Important points in the history of racial discrimination include the signing of the Emancipation Proclamation in 1863, the ratification of the 13th, 14th and 15th Amendments, and the Supreme Court decisions in Hernandez v. Texas and Brown v. Boards of Education, both in 1954. Additionally, the passing of the Civil Rights Act of 1964 is an additional important point in the history of racial discrimination.
The Emancipation Proclamation, issued by President Abraham Lincoln in 1863, gave freedom to all persons held as slaves. The 13th Amendment, ratified by the states in 1865, formally abolished slavery. In 1868, the 14th Amendment was ratified to grant citizenship to all people born or naturalized in the country. The 15th Amendment granted the right to vote to all male citizens.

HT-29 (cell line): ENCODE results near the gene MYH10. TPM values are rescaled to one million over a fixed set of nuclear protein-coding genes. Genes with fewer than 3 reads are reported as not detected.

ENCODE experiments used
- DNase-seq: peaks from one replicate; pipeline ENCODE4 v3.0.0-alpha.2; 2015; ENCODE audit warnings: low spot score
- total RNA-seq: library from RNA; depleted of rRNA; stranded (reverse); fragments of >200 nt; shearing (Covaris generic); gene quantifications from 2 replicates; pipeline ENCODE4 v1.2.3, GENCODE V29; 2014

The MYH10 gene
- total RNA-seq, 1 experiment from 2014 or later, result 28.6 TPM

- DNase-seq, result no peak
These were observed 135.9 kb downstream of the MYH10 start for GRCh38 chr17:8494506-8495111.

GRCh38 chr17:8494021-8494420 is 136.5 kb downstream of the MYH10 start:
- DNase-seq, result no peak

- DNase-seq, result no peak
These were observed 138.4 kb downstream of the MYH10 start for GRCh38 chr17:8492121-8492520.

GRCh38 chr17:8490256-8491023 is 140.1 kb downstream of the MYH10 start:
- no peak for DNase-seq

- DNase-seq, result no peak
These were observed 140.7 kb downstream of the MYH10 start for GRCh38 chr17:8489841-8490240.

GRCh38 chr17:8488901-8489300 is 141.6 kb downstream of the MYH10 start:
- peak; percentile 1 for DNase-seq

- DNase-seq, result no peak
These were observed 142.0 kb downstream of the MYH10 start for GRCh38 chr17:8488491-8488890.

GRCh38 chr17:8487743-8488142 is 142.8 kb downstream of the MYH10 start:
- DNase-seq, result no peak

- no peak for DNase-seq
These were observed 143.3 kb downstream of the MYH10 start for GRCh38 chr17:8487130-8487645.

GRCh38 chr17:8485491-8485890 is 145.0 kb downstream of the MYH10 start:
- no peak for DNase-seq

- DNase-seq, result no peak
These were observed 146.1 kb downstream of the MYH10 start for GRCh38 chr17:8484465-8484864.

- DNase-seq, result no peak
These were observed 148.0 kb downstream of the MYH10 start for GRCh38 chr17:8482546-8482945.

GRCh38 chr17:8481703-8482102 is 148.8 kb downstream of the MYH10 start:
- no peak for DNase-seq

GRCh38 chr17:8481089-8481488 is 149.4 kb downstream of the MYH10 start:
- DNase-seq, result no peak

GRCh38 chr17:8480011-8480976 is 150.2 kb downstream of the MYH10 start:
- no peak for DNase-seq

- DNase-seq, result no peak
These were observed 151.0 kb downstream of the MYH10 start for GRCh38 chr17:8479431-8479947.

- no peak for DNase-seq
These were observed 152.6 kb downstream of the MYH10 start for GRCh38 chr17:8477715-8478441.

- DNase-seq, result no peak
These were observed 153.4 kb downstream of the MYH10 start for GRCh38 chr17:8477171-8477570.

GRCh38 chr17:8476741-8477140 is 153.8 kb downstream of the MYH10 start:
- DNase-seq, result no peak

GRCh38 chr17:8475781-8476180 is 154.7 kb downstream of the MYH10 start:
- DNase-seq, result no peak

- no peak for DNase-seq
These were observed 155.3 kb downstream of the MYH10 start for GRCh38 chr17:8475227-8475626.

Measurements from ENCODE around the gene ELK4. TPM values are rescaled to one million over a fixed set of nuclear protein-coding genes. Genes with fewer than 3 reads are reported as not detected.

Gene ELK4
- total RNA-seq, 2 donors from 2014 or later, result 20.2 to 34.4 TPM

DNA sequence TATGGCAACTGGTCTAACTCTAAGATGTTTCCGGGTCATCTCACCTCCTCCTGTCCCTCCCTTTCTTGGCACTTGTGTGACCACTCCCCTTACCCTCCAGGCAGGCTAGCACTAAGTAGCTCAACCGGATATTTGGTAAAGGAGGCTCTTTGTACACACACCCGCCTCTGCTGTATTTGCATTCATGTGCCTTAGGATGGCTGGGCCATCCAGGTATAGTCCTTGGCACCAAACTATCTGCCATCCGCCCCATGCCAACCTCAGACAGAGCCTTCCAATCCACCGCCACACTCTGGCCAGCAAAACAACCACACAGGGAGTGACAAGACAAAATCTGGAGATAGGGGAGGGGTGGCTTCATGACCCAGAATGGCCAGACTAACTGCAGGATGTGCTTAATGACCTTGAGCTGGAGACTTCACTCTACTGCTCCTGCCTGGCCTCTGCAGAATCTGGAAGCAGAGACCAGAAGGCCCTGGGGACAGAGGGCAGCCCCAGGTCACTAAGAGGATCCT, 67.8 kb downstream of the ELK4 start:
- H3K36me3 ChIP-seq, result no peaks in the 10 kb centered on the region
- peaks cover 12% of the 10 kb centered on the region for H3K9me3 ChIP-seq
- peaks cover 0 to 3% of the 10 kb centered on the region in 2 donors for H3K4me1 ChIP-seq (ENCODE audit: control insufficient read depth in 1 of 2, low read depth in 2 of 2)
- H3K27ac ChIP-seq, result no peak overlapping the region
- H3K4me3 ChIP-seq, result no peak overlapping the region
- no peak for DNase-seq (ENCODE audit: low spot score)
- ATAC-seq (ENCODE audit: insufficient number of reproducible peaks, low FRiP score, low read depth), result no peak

In the 1954 case of Hernandez v. Texas, the U.S. Supreme Court declared that all ethnic groups in the United States, including Mexican Americans, were entitled to protection under the 14th Amendment. In Brown v. Board of Education, the Supreme Court determined that state laws establishing separate educational facilities for different races were unconstitutional. The Civil Rights Act of 1964 provides sweeping protections against discrimination in employment and public places, including schools. It is considered the United States premier civil rights legislation.